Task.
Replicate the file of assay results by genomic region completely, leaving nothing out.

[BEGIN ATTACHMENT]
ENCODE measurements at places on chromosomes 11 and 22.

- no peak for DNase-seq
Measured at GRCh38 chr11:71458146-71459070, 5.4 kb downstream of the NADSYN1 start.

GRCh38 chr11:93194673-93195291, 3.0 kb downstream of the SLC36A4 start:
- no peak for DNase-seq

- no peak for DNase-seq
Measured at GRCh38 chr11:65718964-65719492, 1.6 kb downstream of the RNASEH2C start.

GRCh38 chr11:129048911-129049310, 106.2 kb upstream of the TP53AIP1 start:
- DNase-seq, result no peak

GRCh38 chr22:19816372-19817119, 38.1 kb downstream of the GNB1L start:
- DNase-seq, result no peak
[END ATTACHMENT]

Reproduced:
ENCODE measurements at places on chromosomes 11 and 22.

- no peak for DNase-seq
Measured at GRCh38 chr11:71458146-71459070, 5.4 kb downstream of the NADSYN1 start.

GRCh38 chr11:93194673-93195291, 3.0 kb downstream of the SLC36A4 start:
- no peak for DNase-seq

- no peak for DNase-seq
Measured at GRCh38 chr11:65718964-65719492, 1.6 kb downstream of the RNASEH2C start.

GRCh38 chr11:129048911-129049310, 106.2 kb upstream of the TP53AIP1 start:
- DNase-seq, result no peak

GRCh38 chr22:19816372-19817119, 38.1 kb downstream of the GNB1L start:
- DNase-seq, result no peak